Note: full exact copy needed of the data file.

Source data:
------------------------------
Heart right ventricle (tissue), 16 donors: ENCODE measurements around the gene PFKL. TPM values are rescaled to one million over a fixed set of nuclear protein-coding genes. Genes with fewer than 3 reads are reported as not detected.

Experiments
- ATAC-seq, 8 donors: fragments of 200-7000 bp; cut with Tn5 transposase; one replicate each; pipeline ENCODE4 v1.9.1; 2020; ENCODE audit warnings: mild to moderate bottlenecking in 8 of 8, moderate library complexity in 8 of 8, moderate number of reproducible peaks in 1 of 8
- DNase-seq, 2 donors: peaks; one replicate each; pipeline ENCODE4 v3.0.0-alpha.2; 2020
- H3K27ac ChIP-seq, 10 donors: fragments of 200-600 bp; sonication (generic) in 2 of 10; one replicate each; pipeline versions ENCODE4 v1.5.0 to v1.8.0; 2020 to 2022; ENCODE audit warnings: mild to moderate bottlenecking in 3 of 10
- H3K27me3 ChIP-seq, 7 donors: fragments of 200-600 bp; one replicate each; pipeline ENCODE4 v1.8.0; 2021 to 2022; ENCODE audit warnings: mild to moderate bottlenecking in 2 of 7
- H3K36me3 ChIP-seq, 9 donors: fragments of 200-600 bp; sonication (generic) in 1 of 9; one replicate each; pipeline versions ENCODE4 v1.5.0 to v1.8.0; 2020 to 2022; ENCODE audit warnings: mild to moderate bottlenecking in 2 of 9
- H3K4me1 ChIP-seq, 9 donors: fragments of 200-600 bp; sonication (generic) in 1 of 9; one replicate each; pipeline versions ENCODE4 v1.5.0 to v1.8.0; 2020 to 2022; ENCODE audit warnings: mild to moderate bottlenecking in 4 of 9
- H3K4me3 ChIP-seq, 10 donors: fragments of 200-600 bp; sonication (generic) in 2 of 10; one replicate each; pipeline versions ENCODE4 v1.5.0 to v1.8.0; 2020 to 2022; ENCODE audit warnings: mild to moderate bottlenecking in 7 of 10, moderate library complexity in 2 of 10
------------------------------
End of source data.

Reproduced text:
Heart right ventricle (tissue), 16 donors: ENCODE measurements around the gene PFKL. TPM values are rescaled to one million over a fixed set of nuclear protein-coding genes. Genes with fewer than 3 reads are reported as not detected.

Experiments
- ATAC-seq, 8 donors: fragments of 200-7000 bp; cut with Tn5 transposase; one replicate each; pipeline ENCODE4 v1.9.1; 2020; ENCODE audit warnings: mild to moderate bottlenecking in 8 of 8, moderate library complexity in 8 of 8, moderate number of reproducible peaks in 1 of 8
- DNase-seq, 2 donors: peaks; one replicate each; pipeline ENCODE4 v3.0.0-alpha.2; 2020
- H3K27ac ChIP-seq, 10 donors: fragments of 200-600 bp; sonication (generic) in 2 of 10; one replicate each; pipeline versions ENCODE4 v1.5.0 to v1.8.0; 2020 to 2022; ENCODE audit warnings: mild to moderate bottlenecking in 3 of 10
- H3K27me3 ChIP-seq, 7 donors: fragments of 200-600 bp; one replicate each; pipeline ENCODE4 v1.8.0; 2021 to 2022; ENCODE audit warnings: mild to moderate bottlenecking in 2 of 7
- H3K36me3 ChIP-seq, 9 donors: fragments of 200-600 bp; sonication (generic) in 1 of 9; one replicate each; pipeline versions ENCODE4 v1.5.0 to v1.8.0; 2020 to 2022; ENCODE audit warnings: mild to moderate bottlenecking in 2 of 9
- H3K4me1 ChIP-seq, 9 donors: fragments of 200-600 bp; sonication (generic) in 1 of 9; one replicate each; pipeline versions ENCODE4 v1.5.0 to v1.8.0; 2020 to 2022; ENCODE audit warnings: mild to moderate bottlenecking in 4 of 9
- H3K4me3 ChIP-seq, 10 donors: fragments of 200-600 bp; sonication (generic) in 2 of 10; one replicate each; pipeline versions ENCODE4 v1.5.0 to v1.8.0; 2020 to 2022; ENCODE audit warnings: mild to moderate bottlenecking in 7 of 10, moderate library complexity in 2 of 10